Students at the Virginia-Maryland College of Veterinary Medicine have established the newest chapter of the National Association of Black Veterinarians (NABV), working to provide education and promote inclusion within an overwhelmingly white field.

According to a 2021 report by the Bureau of Labor Statistics, only 1.2 percent  of veterinarians in the United States are Black. This means that support and mentorship can be hard to find, and many Black veterinarians have to deal with clients who react negatively when they find out the person treating their animal is Black. 

These challenges motivated chapter vice president Takia “Kia” Williams to open up dialogue about diversity in veterinary medicine. Williams is a member of the class of 2025, and she is a part of the food animal track. 

“In the food animal industry, there’s not a lot of people who look like me. I look forward to breaking down the barriers not only within food animal medicine, but also within veterinary medicine as a whole and having open conversations about diversity and inclusion amongst all. When an industry like vet med is stifled by homogeneity, it can breed a culture of leaders often inflexible to change. I made it a goal to bring as much awareness, support, and change to societal norms because the future of the veterinary profession is dependent on our ability to serve society as a whole,” said Williams.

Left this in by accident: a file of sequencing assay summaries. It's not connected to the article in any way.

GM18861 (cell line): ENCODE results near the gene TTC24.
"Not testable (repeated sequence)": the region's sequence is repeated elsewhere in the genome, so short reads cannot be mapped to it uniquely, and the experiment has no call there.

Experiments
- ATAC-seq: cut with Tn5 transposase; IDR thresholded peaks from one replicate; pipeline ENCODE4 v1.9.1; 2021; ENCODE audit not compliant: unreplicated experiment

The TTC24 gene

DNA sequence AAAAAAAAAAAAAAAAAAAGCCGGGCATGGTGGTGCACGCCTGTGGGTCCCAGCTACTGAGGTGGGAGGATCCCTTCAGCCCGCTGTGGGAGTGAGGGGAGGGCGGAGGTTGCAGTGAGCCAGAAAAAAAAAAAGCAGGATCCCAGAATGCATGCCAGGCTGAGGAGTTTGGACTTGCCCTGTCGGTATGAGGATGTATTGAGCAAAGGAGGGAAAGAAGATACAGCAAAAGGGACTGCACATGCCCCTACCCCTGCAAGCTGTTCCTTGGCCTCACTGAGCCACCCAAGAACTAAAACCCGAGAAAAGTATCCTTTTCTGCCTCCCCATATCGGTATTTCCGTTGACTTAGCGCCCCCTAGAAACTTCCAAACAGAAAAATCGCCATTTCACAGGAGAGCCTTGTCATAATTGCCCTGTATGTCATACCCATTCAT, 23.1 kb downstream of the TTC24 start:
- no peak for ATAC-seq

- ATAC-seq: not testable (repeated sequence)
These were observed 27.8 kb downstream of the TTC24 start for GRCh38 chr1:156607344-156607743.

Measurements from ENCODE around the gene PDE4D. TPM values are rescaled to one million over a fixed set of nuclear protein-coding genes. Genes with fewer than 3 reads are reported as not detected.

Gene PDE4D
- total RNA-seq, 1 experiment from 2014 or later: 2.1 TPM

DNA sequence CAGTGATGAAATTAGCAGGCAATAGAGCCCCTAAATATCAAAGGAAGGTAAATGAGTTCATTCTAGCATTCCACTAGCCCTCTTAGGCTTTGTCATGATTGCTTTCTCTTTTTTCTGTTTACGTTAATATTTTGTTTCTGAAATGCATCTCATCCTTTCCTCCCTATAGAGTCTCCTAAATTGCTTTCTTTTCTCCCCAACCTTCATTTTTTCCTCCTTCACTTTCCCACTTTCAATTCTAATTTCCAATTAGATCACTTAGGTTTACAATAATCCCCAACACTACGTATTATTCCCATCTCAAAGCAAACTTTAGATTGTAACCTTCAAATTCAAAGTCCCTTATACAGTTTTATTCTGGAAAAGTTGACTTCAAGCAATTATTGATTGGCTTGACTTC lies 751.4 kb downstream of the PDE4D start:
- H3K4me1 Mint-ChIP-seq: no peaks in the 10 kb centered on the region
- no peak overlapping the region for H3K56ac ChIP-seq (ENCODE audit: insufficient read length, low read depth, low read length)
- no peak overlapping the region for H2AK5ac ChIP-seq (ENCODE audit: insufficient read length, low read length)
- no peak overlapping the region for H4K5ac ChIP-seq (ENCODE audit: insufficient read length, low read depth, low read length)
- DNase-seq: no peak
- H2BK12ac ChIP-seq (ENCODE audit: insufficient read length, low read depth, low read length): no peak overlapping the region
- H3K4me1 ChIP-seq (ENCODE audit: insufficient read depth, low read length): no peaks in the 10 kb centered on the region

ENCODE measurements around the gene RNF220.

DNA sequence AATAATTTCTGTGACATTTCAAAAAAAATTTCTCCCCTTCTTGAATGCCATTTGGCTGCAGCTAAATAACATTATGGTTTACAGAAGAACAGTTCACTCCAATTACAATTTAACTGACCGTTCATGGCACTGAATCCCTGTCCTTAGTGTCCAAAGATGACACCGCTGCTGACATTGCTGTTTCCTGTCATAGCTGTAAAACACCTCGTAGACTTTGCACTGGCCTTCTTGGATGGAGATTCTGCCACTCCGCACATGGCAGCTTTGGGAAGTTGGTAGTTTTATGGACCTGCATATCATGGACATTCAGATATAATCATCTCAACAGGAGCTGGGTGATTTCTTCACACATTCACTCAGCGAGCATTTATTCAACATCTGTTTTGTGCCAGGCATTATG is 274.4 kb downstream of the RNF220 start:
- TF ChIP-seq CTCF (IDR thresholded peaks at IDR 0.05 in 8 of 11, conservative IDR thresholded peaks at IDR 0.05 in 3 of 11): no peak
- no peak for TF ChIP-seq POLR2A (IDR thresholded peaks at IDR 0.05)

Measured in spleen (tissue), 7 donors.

"Our goal is to provide an inclusive environment to Black veterinarians, but also for a sense of community in general. We want to give options for education and extra resources for those who may not have that, being a minority in this field. We also want to be a social and safe space,” said chapter president Taylor Emery, a member of the class of 2025. Emery also serves as the student representative on the NABV board. 

The chapter intends to continue to hold social events for fundraising and community-building. They plan on visiting local schools, not only to get students excited about veterinary medicine, but to show them diversity in the field. Additionally, the organization plans on working with minority veterinarians to provide mentorship opportunities for students. 

“We want to make sure that this club is educational, inclusive, and a safe space,” said Williams. 

The chapter’s parent organization, the NABV, focuses on getting more Black students into the veterinary profession through outreach, networking opportunities, information, and more. The veterinary college’s new chapter is the thirteenth formed in the United States. 

Members of the college’s chapter have access to the organization’s yearly conference as well as scholarship opportunities. Through networking with other NABV members, the students will forge relationships that will further develop their careers — for example, because of a connection made through the NABV, Emery was invited to speak at the American Veterinary Medical Association’s conference in 2022. 

"I'm definitely grateful for how fast this has been able to turn around and how we're able to make our mark, especially in our first year,” said Emery. 

For more information on the Virginia Tech chapter of the NABV, visit the chapter’s page on GobblerConnect.

Written by Sarah Boudreau M.F.A. '21, a writer with the Virginia-Maryland College of Veterinary Medicine


Andrew Mann
Director of Communications and Marketing